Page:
3. Likewise, any person subject to a pretrial dangerousness hearing in the District Court, Boston Municipal Court, or Juvenile Court who is aggrieved by the denial of the judge to admit him or her to bail on personal recognizance with or without surety, pursuant to G. L. c. 276, § 58A, will continue to be free to exercise his or her statutory right to petition the Superior Court for review of the order, in accordance with G. L. c. 276, § 58A (7), but will not be required to do so before seeking review in this court. The single justices of this court, and the single justices of the Appeals Court on cases transferred to them, will, until further order of this court, review such orders of the District Court, Boston Municipal Court, and Juvenile Court even when a defendant does not first seek review in the Superior Court.
  4. Pursuant to Mass. R. Crim. P. 31 and Mass. R. A. P. 6 (b), motions to stay executions of sentences should ordinarily be sought in the first instance in the trial court, and may thereafter be sought from a single justice of the appellate court to which the appeal is being taken. Any party aggrieved by an order of the single justice may then appeal to the appellate court in which the appeal is pending, and the order of the appellate court shall be final. Nothing in Christie v. Commonwealth or Committee for Public Counsel Servs. v. Chief Justice of the Trial Court authorizes parties to depart from these established procedures, and therefore the procedures shall continue to apply  notwithstanding the pandemic. Accordingly, petitions to single justices of this court seeking stays of executions of sentences (or review of such orders issued by others) in cases that will be or are being appealed to the Appeals Court, may be transferred to the trial court, to the single justice of the Appeals Court, or to a panel of the Appeals Court, as the circumstances of each case dictate.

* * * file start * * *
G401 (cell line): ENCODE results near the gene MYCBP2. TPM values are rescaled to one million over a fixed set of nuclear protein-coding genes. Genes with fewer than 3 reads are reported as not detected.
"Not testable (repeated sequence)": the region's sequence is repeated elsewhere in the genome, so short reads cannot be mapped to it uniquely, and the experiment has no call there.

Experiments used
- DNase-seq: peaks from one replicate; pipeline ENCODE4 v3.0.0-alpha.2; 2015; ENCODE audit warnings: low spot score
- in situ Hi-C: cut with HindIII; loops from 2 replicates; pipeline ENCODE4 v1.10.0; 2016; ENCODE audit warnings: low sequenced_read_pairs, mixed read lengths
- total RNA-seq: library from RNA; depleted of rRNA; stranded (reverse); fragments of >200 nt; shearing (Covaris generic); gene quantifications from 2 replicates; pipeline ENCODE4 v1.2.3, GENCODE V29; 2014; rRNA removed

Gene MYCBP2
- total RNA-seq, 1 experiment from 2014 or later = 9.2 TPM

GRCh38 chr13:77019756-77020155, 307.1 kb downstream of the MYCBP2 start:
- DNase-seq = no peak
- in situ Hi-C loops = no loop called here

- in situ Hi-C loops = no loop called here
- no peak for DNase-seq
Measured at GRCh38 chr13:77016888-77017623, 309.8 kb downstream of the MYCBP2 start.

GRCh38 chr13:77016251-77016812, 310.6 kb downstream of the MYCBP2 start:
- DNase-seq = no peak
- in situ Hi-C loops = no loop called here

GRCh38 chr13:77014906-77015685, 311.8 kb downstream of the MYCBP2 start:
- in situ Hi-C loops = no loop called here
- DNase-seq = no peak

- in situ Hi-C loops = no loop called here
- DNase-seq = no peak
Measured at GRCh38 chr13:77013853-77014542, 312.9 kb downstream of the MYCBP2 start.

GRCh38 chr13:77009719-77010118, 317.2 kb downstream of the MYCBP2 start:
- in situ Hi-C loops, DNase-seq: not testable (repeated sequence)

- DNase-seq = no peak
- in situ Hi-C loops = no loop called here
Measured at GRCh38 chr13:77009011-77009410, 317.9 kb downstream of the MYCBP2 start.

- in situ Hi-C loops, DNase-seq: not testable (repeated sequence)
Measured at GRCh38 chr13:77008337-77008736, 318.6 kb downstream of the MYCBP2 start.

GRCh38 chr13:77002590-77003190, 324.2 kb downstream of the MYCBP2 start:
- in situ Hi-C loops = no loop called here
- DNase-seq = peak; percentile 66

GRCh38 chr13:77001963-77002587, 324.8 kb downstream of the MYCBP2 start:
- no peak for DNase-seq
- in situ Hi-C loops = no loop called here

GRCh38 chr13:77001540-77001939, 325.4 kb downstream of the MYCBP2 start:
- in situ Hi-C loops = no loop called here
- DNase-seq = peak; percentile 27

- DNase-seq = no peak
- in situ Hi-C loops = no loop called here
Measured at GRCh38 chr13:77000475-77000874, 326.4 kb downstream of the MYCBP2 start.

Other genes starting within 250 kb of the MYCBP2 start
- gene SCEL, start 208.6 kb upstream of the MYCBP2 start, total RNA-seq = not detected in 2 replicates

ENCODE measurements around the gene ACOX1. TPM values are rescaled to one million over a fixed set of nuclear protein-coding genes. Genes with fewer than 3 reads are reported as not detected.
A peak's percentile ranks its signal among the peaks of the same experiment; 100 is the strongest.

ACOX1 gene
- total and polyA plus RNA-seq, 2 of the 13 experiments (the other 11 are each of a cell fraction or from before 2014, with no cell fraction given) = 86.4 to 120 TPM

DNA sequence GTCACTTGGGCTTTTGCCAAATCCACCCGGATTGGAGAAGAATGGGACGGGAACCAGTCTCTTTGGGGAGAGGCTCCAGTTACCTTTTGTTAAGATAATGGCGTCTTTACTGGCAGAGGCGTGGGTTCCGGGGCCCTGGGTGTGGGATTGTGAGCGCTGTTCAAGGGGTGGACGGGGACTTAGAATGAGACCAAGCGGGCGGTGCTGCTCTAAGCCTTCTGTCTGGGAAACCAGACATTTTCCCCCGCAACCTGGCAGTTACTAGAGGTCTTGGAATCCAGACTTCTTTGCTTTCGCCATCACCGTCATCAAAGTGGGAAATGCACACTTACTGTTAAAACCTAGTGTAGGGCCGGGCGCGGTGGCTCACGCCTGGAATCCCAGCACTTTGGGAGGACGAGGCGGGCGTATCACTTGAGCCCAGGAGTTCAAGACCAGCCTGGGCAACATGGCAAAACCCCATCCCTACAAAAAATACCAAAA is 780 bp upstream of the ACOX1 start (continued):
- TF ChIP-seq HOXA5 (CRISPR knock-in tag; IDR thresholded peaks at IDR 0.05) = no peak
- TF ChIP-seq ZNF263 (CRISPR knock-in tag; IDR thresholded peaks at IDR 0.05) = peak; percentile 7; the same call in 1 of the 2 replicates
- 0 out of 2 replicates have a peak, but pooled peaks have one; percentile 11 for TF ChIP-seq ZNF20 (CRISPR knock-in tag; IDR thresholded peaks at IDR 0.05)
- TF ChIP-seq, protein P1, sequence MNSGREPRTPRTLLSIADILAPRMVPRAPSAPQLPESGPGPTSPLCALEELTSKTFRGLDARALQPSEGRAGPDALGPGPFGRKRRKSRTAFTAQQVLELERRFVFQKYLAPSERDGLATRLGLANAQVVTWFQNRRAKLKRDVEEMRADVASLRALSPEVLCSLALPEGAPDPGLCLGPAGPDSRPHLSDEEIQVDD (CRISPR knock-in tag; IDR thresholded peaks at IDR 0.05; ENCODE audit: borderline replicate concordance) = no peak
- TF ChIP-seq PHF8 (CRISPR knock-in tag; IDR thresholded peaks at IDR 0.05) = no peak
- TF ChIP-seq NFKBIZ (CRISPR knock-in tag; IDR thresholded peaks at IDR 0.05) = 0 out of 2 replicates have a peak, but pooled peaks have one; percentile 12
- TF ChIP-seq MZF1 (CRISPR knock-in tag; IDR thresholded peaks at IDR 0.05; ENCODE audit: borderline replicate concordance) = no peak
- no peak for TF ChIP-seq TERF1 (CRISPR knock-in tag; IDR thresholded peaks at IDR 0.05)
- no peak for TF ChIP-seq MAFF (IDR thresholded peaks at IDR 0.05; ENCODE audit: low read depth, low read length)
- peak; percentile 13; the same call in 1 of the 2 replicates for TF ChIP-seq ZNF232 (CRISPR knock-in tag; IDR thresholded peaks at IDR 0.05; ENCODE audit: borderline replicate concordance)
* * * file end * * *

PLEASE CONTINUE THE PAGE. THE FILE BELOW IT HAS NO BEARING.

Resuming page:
5. Pursuant to Mass. R. Crim. P. 29, motions to revise or revoke sentences must be timely filed in the trial court, and a party aggrieved by the trial court’s ruling on such a motion may appeal to the Appeals Court, or in an appropriate case to the Supreme Judicial Court. Nothing in Christie v. Commonwealth or Committee for Public Counsel Servs. v. Chief Justice of the Trial Court authorizes parties to depart from this established procedure, and therefore the procedure shall continue to apply notwithstanding the pandemic. Accordingly, petitions to single justices of this court seeking to revise or revoke sentences (or to review such orders issued by others) in cases that would be or are being appealed to the Appeals Court may be transferred to the trial court or to the Appeals Court, as the circumstances of each case dictate.